“Donkey” Immigration Has Become a Full-Blown Underground Industry, One Filled With High Risks and, Often, Empty Promises

A welded wire mesh fence with a yellow sign labeled "refugees" pointing right.A surge in Indian asylum seekers at U.S. borders in recent years, many of them hailing from the state of Punjab, has changed the face of U.S. immigration. Now, after Mexico and Central American countries, India contributes the fifth-highest number of migrants by nationality when it comes to U.S. border encounters.

The driving force behind this 10,000-plus-mile journey is a vision of change from one reality to another. On one side of the equation is the current situation of Indian nationals, which has increasingly become unsafe for ethnic and religious minorities since the rise of the Bharatiya Janata Party (BJP). Many individuals, especially younger agricultural workers, also feel satisfied with the current economic prospects of themselves and their families. On the other side of the equation is the expected result: the dream-like version of America, where jobs are plentiful, and people have protections from persecution, free from worry or fear.

The unfortunate reality is that there’s a third factor, one many migrants don’t wish to consider too extensively: the extremely dangerous, often deadly journey they face to get from A to B, often at the cost of most of their assets.

Organizations and criminal networks promising to make the change from Indian struggles to American opportunities tend to gloss over that middle part. Known as “donkers,” they have built an entire illicit industry — one that preys on the dreams of the most vulnerable in order to extract them of all their cash for a shot at making it across the U.S. border.

“Donkers” Dupe Desperate Migrants With Fake Visas Before Downplaying the Perils of Reaching the U.S. Border

The journey from Punjab to the U.S. border is anything but direct. Often, human smuggling operations will use falsified documents and other techniques to exploit loopholes in layovers for international flights. By booking flights leaping through multiple countries, passengers can avoid the most intense types of scrutiny while scraping by on the flimsiest of papers.

These erratic routes have been dubbed “donkey flights,” named after a Punjabi idiom describing someone who hops from place to place.

People are often solicited by these smuggling operations through hush-hush contacts, who may put the word out in order to drum up interested parties. They may also tend to operate as a type of front, posing as an attorney or other legitimate figure who can help the aspiring U.S. immigrant obtain a student visa “easily,” only to say their application was denied. Then, they will raise the idea of entering the U.S. through unauthorized means, where the migrant can then request asylum.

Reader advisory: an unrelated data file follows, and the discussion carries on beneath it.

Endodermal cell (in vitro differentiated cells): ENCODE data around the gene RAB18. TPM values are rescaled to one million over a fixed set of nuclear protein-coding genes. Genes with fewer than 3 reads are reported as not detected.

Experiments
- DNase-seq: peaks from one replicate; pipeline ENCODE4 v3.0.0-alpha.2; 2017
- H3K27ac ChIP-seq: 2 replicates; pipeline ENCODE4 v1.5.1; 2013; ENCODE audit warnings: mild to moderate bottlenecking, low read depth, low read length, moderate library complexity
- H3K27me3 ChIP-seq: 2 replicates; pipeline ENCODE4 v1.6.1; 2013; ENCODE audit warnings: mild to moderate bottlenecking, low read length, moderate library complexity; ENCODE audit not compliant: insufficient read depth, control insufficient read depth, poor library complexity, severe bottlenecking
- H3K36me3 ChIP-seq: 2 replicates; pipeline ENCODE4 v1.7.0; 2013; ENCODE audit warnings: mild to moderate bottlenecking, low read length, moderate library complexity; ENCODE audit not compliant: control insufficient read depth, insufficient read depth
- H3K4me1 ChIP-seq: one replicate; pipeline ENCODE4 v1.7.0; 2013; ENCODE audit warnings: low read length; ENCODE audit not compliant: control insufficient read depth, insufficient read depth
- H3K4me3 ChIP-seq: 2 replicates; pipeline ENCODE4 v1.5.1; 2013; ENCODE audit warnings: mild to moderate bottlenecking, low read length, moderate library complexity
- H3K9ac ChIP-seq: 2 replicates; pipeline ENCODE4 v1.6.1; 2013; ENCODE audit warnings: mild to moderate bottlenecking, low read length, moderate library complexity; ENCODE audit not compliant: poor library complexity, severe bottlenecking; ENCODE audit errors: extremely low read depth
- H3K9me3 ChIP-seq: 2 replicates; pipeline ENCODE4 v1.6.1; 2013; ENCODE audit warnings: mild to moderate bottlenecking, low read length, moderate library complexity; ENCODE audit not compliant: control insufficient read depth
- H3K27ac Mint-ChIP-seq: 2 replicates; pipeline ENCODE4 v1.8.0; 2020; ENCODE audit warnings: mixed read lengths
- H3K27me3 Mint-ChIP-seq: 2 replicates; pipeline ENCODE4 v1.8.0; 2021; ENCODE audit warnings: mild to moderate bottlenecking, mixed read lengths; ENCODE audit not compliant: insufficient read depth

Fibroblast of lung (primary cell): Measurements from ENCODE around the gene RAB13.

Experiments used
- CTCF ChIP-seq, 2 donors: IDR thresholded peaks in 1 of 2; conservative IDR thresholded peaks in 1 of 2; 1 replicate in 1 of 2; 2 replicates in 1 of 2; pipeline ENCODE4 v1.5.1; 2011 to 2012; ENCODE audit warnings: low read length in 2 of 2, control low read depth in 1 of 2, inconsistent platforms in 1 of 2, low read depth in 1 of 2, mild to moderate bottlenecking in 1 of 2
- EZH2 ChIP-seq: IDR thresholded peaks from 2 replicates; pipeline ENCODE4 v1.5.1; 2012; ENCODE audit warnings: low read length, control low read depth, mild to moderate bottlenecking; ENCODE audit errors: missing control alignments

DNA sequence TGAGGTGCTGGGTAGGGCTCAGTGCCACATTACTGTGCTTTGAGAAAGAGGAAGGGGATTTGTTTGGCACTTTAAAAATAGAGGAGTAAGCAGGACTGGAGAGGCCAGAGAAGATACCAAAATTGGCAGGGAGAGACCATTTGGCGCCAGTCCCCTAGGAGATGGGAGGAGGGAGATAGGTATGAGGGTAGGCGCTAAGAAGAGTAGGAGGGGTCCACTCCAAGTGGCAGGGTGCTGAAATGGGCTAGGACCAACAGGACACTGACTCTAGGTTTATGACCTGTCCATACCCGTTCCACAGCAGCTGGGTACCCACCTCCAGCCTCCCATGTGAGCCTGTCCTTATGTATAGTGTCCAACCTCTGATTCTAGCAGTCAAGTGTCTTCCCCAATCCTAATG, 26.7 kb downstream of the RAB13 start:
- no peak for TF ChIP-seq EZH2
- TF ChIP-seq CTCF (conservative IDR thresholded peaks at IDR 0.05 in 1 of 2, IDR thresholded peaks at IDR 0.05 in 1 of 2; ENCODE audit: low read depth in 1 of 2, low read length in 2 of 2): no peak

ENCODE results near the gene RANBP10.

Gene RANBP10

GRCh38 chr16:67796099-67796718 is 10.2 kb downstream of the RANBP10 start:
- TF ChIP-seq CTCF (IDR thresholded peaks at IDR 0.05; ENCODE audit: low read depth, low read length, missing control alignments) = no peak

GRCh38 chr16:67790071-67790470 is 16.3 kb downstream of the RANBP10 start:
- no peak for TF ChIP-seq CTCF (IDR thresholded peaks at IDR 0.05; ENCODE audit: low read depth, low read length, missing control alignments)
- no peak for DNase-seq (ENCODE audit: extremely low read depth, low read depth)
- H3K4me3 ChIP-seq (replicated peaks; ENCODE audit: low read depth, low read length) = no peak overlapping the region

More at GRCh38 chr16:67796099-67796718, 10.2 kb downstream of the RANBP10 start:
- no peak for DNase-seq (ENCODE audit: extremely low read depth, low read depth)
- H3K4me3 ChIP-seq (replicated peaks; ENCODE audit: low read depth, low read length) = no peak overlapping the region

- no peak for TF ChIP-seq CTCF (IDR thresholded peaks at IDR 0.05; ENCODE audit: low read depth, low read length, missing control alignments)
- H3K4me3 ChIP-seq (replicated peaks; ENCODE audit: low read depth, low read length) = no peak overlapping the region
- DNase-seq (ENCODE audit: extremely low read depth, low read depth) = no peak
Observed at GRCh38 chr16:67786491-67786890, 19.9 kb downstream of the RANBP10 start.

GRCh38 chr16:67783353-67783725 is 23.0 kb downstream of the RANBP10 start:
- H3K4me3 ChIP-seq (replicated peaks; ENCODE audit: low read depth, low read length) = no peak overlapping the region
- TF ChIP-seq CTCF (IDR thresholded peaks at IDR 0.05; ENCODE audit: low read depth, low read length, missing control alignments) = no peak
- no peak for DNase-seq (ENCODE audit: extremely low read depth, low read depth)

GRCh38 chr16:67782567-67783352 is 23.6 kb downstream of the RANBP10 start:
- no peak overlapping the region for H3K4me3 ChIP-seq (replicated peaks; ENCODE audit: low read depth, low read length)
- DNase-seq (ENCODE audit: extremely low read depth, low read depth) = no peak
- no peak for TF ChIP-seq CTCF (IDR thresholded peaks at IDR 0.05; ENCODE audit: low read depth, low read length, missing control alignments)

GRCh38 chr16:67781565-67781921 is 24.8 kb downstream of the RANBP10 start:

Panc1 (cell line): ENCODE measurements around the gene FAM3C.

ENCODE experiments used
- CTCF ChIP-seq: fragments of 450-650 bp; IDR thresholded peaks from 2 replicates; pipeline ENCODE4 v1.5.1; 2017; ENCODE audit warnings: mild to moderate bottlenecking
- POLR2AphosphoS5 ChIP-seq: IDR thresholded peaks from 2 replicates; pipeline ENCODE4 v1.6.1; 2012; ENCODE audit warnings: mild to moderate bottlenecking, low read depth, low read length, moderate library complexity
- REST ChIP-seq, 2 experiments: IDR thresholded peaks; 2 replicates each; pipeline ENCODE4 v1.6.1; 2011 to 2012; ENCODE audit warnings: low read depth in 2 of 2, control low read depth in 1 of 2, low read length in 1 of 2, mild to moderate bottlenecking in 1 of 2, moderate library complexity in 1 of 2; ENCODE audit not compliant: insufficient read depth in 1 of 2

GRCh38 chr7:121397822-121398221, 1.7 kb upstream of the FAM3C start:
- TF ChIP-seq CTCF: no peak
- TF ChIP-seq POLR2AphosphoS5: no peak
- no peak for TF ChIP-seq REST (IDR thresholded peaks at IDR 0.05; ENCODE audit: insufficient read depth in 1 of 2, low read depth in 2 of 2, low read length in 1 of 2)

While many operate as a front or low-key organization, other human smugglers are not so shy. They have hired personalities, often attractive young Punjabi men, who post videos on YouTube glorifying the act of migrating while downplaying the risks.

Another factor is word-of-mouth; the Economic Times reported in 2020 that many aspiring migrants are tempted to make the journey after others complete it successfully. This has “given rise to a situation where nearly every Punjabi has one relative or another in the US or Canada,” ET wrote. “Their stories now fuel the ambitions of relatives who dream of similar kickstarts.”

Most Migrants Seek Safety in America After Threats and Attacks Back in India

While some migrants are indeed fleeing India because of bad economic harm, experts like U.S. Immigration Attorney Deepak Ahluwalia are apt to point out that fear of persecution and harm, not desire for economic opportunity, fuel the majority of asylum-seekers he has worked with.

“My experience with clients from Punjab, Delhi, Haryana, UP, and Himachal Pradesh shows that political dissidents, minorities, LGBTQ community members, and even young people in intercaste marriages are feeling threatened and undertaking the long and arduous journey to seek asylum in the US through Central and Latin American countries,” he said when speaking to ET in 2020.

Lending credence to this assertion is the fact that nearly all who undertake “donkey flights” are put at great risk, with treks through jungles filled with dangerous animals as well as long rides in un-air-conditioned buses and trucks through a gauntlet of gangs and corrupt police looking to exploit them. Ultimately, whether the migrant makes it or not to the U.S., they then have no assets — and often a mountain of debt to repay to their smugglers.

Get Assistance From an Experienced U.S. Immigration Attorney

If you are seeking asylum, facing deportation, or have other goals related to the U.S. immigration system, know that you don’t have to face your predicament alone. Singh Ahluwalia Attorneys at Law was founded on the principle that everyone deserves a chance at justice and the opportunity to exercise their full legal rights at every step in the immigration process.

Find out how we can help and why we’ve been thanked by our thousands of past clients who found success with their goals during a confidential and no-obligation case review. Call 559-878-4958 or contact us online to schedule your appointment today.